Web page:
THE LAW OF AVERAGES produces some painful statistics for amateur sailors. This year, according to the law of averages, some of us will jam the dinghy painter around the propeller shaft. Some of us will drag anchor and go aground. Some of us will have fires in the galley. Some of us will lose a mast. Some of us will fall overboard. Some of us will drown.
There is no gainsaying these statistics. They are horribly real. They are average because they actually happen.
So what can you do to beat the law of averages? It’s quite simple really. You must turn yourself into an unaverage sailor. And you can do that by becoming a devout follower of my Black Box Theory.
You’ll find the long version over there in the column on the right. Just click on Black Box Theory. The short version is that I believe there’s a black box on every boat, a box that stores good-luck points. You earn these points by constantly doing small but seamanlike things to keep your boat in good order.
For example, if you sniff the bilges for fumes before pushing the starter button, you'll score a point, just as you will for taking a precautionary reef at nightfall or checking the expiration date on your rocket flares. Thinking and worrying about what could happen is also a good way to earn points – say, if the wind started blowing into your quiet anchorage at 40 miles an hour and the engine wouldn't start. If you take the time and trouble to put a couple of reefs in the mainsail before you retire for the night, you earn a point for the black box. If you get up at 0300 and go on deck in the pouring rain to check if your anchor is dragging, you earn a point.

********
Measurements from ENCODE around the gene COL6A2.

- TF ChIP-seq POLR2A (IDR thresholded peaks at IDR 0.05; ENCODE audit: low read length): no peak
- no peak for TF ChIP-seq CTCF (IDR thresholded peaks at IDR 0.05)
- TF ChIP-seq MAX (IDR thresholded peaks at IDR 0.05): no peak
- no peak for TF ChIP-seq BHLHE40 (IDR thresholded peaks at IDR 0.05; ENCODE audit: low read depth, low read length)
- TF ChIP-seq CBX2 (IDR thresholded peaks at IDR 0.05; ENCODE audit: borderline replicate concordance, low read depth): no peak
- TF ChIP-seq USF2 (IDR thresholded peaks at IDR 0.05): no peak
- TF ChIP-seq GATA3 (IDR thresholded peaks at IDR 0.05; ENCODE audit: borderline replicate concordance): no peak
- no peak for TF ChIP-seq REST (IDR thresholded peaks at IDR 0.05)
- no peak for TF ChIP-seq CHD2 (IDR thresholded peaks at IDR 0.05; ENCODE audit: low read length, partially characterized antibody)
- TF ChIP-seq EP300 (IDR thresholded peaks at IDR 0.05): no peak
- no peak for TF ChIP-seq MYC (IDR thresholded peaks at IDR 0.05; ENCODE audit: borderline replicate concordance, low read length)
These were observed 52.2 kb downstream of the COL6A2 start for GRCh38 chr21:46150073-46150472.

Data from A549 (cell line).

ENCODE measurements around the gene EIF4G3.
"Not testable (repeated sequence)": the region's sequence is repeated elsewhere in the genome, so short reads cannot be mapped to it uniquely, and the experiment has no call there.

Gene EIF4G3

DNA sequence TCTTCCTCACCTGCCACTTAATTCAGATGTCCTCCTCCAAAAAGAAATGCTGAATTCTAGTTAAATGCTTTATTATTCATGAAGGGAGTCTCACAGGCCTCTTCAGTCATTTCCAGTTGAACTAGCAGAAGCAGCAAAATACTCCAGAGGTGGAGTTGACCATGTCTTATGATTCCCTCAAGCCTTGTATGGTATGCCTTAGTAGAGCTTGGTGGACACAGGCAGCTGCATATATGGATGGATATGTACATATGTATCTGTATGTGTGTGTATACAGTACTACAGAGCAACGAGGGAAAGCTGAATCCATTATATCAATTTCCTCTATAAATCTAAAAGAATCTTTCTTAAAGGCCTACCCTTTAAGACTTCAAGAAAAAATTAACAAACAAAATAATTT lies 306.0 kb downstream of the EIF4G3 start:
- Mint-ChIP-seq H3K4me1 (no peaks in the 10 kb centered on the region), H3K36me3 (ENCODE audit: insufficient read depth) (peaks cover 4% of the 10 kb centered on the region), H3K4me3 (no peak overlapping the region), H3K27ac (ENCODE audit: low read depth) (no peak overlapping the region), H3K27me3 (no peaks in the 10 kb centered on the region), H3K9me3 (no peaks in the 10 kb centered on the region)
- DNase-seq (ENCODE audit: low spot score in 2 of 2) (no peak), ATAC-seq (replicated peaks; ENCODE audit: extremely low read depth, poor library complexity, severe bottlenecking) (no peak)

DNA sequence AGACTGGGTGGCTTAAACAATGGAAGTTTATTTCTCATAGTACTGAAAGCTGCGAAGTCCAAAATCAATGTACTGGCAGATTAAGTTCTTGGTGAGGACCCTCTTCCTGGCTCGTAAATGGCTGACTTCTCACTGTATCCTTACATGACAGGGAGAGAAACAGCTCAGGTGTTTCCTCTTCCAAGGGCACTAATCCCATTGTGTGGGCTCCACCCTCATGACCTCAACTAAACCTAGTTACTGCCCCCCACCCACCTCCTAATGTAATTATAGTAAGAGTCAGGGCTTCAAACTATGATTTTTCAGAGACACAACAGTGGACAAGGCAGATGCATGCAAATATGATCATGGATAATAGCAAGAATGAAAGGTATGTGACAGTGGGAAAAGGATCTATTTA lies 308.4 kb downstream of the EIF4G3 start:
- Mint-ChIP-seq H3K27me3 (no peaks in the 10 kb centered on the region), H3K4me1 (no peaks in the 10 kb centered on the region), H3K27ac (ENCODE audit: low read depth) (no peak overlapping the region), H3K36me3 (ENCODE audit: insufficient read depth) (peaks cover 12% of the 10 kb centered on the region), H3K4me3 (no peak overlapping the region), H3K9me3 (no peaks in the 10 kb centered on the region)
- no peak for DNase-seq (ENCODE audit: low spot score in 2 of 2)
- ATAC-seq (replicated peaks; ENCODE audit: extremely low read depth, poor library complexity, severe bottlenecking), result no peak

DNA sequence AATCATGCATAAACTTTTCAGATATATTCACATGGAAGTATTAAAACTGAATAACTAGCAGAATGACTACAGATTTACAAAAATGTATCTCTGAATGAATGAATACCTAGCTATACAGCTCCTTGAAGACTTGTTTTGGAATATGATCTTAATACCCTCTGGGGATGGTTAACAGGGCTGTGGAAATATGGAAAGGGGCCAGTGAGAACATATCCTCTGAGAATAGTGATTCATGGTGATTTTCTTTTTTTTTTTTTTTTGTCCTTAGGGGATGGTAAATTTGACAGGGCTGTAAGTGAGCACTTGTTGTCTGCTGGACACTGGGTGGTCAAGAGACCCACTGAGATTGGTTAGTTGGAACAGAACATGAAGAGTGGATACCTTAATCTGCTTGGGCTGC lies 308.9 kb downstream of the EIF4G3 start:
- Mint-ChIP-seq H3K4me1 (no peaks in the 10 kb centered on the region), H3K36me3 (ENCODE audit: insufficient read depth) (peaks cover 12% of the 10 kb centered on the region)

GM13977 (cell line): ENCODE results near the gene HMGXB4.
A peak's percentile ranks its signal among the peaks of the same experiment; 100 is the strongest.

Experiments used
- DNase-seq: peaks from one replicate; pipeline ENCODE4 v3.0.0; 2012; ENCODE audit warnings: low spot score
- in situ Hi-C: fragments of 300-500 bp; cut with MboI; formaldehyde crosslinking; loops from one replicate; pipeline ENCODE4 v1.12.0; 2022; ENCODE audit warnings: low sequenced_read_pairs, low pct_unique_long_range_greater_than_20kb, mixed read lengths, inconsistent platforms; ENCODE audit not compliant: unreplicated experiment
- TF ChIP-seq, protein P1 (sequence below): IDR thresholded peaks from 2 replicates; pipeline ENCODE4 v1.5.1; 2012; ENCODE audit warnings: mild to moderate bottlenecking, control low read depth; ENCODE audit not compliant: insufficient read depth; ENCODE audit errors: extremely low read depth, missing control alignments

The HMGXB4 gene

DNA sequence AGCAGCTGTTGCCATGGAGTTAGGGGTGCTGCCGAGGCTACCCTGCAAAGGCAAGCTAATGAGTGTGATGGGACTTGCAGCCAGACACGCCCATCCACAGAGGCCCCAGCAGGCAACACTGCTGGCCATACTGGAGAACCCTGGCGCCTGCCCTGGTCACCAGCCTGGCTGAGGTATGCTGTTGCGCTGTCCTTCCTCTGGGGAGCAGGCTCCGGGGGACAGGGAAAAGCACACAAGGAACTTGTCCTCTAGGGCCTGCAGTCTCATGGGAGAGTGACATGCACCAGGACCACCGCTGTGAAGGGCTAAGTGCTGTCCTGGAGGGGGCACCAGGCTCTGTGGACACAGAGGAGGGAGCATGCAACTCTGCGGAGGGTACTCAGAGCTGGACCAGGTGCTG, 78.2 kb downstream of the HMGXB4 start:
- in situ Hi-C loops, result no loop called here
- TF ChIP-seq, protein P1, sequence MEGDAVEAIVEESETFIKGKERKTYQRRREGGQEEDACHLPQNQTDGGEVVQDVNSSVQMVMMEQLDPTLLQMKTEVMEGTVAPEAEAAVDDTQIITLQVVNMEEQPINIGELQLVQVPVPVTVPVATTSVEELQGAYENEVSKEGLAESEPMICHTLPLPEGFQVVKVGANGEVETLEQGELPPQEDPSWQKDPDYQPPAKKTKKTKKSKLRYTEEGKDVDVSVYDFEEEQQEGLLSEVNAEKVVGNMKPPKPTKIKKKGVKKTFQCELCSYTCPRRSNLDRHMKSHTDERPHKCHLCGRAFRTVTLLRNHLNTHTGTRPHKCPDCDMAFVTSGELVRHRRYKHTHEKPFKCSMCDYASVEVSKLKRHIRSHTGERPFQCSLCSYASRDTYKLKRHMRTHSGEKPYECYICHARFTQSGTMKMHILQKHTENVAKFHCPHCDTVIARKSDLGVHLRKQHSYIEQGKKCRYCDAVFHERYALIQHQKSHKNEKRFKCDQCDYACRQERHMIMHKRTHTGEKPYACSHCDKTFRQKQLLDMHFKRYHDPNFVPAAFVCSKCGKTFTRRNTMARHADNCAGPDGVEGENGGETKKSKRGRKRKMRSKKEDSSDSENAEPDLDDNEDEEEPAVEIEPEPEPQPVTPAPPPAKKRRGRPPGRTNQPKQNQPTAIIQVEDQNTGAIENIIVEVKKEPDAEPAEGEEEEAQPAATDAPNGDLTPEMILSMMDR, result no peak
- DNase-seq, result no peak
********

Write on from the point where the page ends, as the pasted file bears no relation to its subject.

But no matter how dedicated your seamanship, there are times when there is nothing left to do but batten down the hatches and pray. If you have a credit balance of points in the box, you'll be all right. The points withdraw themselves as needed and you will survive while others suffer a crueler fate. Afterward, of course, people will say you were lucky. But we know better. That “luck” was earned, maybe over quite a long period.
I have to believe that most amateur sailors don’t bother to do all the seamanlike things they should, and it’s because they’re most that they become the average. Your aim should be to become an unaverage sailor with the help of the Black Box Theory. Unaverage is good. The law of unaverages is on your side.
My soul is full of longing
For the secret of the sea,
And the heart of the great ocean
Sends a thrilling pulse through me.
Boaters’ Rules of Thumb, #217
How big can waves get? The U.S. Hydrographic Office says the relationship between wind speed (in miles an hour) and wave height (in feet) is approximately 2 to 1. In other words, a wind of 50 mph is capable of raising a 25-foot sea. Furthermore, the length of an average wave, from crest to crest, is about 20 times the height. So a wave 25 feet high would have a length of about 500 feet and would be moving at a speed (square root of length, times 1.34, remember?) of about 30 knots. If there is a current running against the wind, however, waves are inevitably shorter, steeper, and far more dangerous.
MEN — don’t worry about your hair falling out. Think how awful it would be if it ached, and you had to have it pulled.
(Drop by every Monday, Wednesday, Friday for a new Mainly about Boats column.)